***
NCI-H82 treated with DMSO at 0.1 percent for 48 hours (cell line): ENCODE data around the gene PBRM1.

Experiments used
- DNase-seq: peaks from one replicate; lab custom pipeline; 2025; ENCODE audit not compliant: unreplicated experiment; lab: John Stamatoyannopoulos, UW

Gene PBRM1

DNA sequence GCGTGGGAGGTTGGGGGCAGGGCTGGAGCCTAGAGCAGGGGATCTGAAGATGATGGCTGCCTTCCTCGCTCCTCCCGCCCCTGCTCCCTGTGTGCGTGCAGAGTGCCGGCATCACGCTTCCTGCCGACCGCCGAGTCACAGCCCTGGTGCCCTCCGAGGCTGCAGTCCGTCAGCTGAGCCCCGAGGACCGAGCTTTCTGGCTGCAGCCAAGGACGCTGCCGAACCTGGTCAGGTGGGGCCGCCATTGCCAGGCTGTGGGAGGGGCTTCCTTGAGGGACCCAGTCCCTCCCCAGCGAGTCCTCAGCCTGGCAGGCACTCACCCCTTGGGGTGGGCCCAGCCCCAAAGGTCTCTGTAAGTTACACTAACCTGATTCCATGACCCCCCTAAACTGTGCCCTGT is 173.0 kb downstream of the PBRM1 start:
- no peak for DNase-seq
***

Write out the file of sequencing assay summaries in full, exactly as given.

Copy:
NCI-H82 treated with DMSO at 0.1 percent for 48 hours (cell line): ENCODE data around the gene PBRM1.

Experiments used
- DNase-seq: peaks from one replicate; lab custom pipeline; 2025; ENCODE audit not compliant: unreplicated experiment; lab: John Stamatoyannopoulos, UW

Gene PBRM1

DNA sequence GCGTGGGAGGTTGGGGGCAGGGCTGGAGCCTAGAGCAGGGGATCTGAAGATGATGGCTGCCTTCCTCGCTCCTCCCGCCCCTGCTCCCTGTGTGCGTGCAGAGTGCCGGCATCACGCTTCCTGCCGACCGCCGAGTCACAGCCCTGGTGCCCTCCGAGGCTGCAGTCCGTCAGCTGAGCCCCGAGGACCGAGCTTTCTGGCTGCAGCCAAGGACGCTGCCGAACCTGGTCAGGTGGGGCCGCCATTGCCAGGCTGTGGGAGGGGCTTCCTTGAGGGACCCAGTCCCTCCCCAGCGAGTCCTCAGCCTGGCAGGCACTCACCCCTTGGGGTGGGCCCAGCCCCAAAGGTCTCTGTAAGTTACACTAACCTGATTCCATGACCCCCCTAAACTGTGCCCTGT is 173.0 kb downstream of the PBRM1 start:
- no peak for DNase-seq